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Pumpkin possibilities

The versatile orange fruit is a star in the kitchen.

(Page 3 of 3)

This recipe is slightly adapted from one in "From the Cooks Garden" (2003), by Ellen Ecker Ogden. "Pumpkin cheesecake recipes abound, but this one is outstanding." writes Ms. Ogden. "Considering the praises it receives, it is a very simple recipe, and for several years in a row has won prizes at our local harvest festival."

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I went out and bought a spring-form pan several years ago to try it. So, if you don't own a 9-inch spring form pan, or can't borrow one from a friendly neighbor, it's well worth the investment for this recipe alone.

Although the original recipe uses freshly cooked sugar pumpkin, and fresh is always better, it works well with canned. So if that little sugar pumpkin on your mantle is just collecting dust, take it down, dust it off, and make a pie out of it. (See note on how to cook sugar pumpkins following the recipe.)

For the crust:

1 cup graham cracker crumbs

6 tablespoons butter, melted

1 tablespoon sugar

For the filling:

2 8-ounce packages cream cheese, at room temperature

1 cup sugar

2 cups cooked, or canned pumpkin purèe

1 teaspoon ground cinnamon

1/4 teaspoon ground ginger

1/4 teaspoon freshly grated nutmeg

1/8 teaspoon salt

2 large eggs, at room temperature

2 cups sour cream

1 teaspoon pure vanilla extract

For the crust:

Mix graham cracker crumbs, melted butter, and sugar in a bowl until combined. Press firmly and evenly into the bottom of a 9-inch spring form pan. Refrigerate until cool and firm, about 20 to 30 minutes.

Preheat oven to 350 degrees F.

For the filling:

With an electric mixer, beat the cream cheese and 3/4 cup of sugar on high, scraping down the sides as necessary, until smooth.

Beat in the pumpkin purèe, spices, and salt. Add eggs, one at a time, beating after each addition.

Spread pumpkin mixture evenly over graham cracker crust.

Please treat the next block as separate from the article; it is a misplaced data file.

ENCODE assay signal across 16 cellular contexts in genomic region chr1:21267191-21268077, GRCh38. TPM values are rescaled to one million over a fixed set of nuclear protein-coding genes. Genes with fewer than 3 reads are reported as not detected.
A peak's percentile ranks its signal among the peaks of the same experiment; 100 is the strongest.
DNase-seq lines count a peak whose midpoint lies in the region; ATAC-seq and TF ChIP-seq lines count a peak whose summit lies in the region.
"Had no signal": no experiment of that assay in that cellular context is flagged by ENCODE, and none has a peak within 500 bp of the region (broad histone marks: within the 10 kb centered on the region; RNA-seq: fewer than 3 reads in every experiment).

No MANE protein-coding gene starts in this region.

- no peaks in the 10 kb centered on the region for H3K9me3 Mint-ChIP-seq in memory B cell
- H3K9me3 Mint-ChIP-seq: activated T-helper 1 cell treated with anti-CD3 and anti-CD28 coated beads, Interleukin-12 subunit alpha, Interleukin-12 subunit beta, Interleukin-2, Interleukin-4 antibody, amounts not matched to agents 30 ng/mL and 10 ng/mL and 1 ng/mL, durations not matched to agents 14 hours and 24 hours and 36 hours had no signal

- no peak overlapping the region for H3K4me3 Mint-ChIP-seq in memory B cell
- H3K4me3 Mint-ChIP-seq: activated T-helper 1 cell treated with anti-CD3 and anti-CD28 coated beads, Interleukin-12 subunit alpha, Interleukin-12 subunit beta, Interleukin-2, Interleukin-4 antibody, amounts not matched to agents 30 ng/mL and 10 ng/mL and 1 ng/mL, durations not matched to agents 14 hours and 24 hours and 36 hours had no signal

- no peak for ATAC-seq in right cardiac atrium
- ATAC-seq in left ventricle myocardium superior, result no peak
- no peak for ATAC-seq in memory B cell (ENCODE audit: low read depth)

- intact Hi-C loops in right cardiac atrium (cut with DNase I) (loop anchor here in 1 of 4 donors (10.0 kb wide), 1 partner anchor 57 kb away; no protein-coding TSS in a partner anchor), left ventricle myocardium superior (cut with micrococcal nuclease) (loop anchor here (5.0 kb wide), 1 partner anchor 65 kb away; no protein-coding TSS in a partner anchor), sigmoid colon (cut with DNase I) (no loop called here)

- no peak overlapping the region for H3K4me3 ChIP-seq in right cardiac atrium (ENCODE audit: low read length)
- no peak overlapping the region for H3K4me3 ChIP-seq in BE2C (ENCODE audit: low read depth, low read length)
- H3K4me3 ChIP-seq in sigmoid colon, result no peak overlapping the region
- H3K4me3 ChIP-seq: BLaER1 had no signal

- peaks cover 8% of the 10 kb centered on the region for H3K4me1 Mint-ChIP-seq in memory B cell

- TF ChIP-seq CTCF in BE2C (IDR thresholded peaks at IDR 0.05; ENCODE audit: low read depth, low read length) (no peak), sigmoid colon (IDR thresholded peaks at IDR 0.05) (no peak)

Bake until the filling seems almost completely set when given a gentle shake (the center will seem a little moist), about 50 to 55 minutes.

Remove cake from oven. Increase oven temperature to 400 degrees F. Mix sour cream, remaining 1/4 cup sugar, and vanilla in a small bowl. Spread over the top of the cheesecake.

Return to oven and bake until topping looks set, about 8 minutes.

Transfer cheesecake to a wire cake rack and cool to room temperature. Cover with plastic wrap and refrigerate until chilled, at least 4 hours.

Run a sharp knife around the inside of the pan and remove the sides of the pan. Slice with a hot, wet knife. Serve chilled.

Cooking sugar pumpkins

Most canned pumpkin consists of just that, pumpkin. Nothing else. Some, however, do contain sweetener and spices. These are especially processed for pumpkin pies. Avoid these. It's always best to add your own spice blend.

For purists, only freshly cooked pumpkin will do. It's a simple process, and with pumpkins readily available this time of year, it's the way to go. A 3- to 4-pound sugar pumpkin will yield between 2 to 3 cups of purèed fruit.

Preheat oven to 350 degrees F.

Remove and discard stem from pumpkin. Cut pumpkin in half. With a large spoon, scrape out seeds and stringy pulp. Pour about 1/2 inch of water in a baking pan. Place pumpkin, cut side down in pan, and bake for about 1 hour, or until pumpkin is soft when pierced with a sharp knife. Remove pumpkin from oven, and scrape out flesh with a spoon. Discard skin, and purèe pumpkin in food processor until smooth.